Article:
|Month over Month||-0.2%||-0.2%||-0.2%|
|Year over Year||0.0%||0.0%||0.0%|
The provisional estimate of September consumer prices was unrevised in the final report. Accordingly, a 0.2 percent monthly decline reduced the annual inflation rate by also a couple of ticks to zero percent, its weakest mark since January.
The final HICP was similarly in line with its flash estimate, leaving a 0.3 percent drop versus August and, at minus 0.2 percent, the first negative yearly change since February.
Inevitably, the deceleration in the annual CPI rate was largely attributable to a steeper decline in energy prices, now down some 9.3 percent versus September 2014 and within which mineral oil products were off fully 17.1 percent. Excluding energy (household and motor fuels) prices were flat on the month and up 1.1 percent in the year, in line with the mid-quarter outturn. Elsewhere in the CPI basket there was some upside pressure from food and non-alcoholic drinks, education and communications and media but this was partially offset by reduced annual rates for alcohol and tobacco and education.
Overall the signs are that underlying German inflation is moving sideways. Without a major new fall in energy charges diminishing deflation risks seem unlikely to be realised but at the same time, the domestic economy's recent loss of momentum hardly argues in favour of any significant acceleration in prices.
The consumer price index (CPI) is a measure of the average price level of a fixed basket of goods and services purchased by consumers. Monthly and annual changes in the CPI provide widely used measures of inflation.
The consumer price index is the most widely followed indicator of inflation. An investor who understands how inflation influences the markets will benefit over those investors that do not understand the impact. In countries such as Germany where monetary policy decisions rest on the central bank's inflation target, the rate of inflation directly affects all interest rates charged to business and the consumer. As a member of the European Monetary Union, Germany's interest rates are set by the European Central Bank.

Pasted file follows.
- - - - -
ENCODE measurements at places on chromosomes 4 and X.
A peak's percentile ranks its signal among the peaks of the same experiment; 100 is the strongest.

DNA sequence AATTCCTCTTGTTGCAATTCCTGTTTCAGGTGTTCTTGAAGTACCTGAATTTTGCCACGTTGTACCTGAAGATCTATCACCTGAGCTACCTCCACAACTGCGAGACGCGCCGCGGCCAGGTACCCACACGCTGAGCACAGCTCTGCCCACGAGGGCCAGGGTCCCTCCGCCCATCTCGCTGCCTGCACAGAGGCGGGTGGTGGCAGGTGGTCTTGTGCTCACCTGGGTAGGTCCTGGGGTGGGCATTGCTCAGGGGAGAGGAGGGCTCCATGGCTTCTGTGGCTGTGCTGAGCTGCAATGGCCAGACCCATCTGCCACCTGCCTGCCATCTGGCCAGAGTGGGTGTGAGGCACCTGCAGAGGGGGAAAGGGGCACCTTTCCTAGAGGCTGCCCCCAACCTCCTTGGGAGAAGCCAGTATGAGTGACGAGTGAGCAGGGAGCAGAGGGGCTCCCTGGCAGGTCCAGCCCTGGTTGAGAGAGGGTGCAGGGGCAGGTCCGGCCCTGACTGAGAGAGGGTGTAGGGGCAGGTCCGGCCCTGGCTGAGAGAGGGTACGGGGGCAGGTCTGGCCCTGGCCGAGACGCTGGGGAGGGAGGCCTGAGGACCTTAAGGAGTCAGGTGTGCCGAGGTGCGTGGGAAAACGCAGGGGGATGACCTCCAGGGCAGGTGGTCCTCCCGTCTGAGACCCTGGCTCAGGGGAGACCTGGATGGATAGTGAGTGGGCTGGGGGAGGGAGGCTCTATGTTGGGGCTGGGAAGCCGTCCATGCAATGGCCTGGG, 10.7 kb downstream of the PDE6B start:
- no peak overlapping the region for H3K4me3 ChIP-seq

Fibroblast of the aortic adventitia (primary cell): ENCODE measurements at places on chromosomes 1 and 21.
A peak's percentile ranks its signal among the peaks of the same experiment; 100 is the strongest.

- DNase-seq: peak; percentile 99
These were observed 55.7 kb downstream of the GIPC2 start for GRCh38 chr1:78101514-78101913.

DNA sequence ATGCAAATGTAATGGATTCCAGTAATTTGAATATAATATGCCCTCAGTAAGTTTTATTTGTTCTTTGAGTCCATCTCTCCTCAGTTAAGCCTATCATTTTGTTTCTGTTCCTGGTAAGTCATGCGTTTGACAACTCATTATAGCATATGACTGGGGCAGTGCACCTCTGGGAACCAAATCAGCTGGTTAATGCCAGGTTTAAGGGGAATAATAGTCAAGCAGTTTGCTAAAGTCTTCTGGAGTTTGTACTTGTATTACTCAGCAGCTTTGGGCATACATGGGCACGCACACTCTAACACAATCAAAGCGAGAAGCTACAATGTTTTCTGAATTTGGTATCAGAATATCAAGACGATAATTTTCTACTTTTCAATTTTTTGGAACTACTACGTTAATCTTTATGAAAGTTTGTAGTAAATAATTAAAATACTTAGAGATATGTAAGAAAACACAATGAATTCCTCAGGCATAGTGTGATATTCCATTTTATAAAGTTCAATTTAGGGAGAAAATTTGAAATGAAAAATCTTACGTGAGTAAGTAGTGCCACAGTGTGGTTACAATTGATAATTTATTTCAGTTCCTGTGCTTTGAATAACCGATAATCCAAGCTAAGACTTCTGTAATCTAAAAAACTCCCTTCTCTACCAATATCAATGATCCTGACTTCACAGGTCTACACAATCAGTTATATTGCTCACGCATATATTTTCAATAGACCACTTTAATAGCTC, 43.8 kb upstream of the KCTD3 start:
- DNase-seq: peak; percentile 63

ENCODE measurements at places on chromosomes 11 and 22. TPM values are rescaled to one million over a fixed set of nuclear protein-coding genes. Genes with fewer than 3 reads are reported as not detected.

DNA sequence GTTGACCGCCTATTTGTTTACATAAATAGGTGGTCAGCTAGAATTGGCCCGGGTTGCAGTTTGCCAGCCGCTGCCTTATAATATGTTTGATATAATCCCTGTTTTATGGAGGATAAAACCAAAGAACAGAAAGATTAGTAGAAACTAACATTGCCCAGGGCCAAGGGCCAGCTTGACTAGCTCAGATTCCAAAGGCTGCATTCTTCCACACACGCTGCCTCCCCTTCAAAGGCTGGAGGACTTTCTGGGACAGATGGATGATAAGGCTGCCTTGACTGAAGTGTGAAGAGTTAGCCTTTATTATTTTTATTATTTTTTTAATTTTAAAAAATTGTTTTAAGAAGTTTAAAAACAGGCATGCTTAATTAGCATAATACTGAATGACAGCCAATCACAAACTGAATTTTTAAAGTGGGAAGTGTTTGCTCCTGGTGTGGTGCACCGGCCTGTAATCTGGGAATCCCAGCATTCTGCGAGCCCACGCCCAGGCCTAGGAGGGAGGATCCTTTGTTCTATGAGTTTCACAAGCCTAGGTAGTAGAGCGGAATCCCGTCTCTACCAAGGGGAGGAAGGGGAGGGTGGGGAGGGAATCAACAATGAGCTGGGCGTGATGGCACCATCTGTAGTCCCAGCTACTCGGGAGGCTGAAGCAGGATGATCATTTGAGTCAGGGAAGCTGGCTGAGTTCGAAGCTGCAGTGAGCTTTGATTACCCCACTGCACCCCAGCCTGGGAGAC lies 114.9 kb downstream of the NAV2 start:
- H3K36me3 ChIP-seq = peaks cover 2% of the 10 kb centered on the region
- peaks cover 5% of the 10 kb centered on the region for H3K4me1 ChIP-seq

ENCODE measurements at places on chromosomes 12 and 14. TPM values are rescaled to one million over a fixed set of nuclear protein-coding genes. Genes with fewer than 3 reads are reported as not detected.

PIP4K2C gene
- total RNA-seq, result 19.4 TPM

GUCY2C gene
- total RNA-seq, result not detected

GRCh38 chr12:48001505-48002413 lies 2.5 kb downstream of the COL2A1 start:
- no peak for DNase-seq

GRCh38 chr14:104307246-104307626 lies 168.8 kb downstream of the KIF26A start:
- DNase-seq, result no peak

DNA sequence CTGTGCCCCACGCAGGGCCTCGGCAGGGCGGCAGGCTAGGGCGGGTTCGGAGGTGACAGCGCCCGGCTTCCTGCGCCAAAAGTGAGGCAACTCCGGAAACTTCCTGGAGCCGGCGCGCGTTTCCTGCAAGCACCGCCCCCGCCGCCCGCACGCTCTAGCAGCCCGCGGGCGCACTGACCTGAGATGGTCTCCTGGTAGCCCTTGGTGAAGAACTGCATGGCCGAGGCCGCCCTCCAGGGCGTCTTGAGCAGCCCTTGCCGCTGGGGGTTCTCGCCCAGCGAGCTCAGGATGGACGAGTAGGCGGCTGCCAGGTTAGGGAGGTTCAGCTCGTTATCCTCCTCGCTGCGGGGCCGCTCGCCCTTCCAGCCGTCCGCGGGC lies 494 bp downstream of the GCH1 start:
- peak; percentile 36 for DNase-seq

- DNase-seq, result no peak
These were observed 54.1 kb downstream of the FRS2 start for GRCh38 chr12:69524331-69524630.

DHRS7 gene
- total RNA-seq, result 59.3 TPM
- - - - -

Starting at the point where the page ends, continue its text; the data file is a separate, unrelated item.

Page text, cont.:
Germany like other EMU countries has both a national CPI and a harmonized index of consumer prices (HICP). The HICP is calculated to give a comparable inflation measure for the EMU. Components and weights within the national CPI vary from other countries, reflecting national idiosyncrasies. The preliminary release is based on key state numbers which are released prior to the national estimate. The states include North Rhine-Westphalia, Baden-Württemberg, Saxony, Hesse, Bavaria and Brandenburg. The release date is not announced in advance but the preliminary estimate of the CPI follows in the same day after the last of state releases. The data are revised about two weeks after preliminary release.
Inflation is an increase in the overall prices of goods and services. The relationship between inflation and interest rates is the key to understanding how indicators such as the CPI influence the markets - and your investments. As the rate of inflation changes and as expectations on inflation change, the markets adjust interest rates. The effect ripples across stocks, bonds, commodities, and your portfolio, often in a dramatic fashion.
By tracking inflation, whether high or low, rising or falling, investors can anticipate how different types of investments will perform. Over the long run, the bond market will rally (fall) when increases in the CPI are small (large). The equity market rallies with the bond market because low inflation promises low interest rates and is good for profits.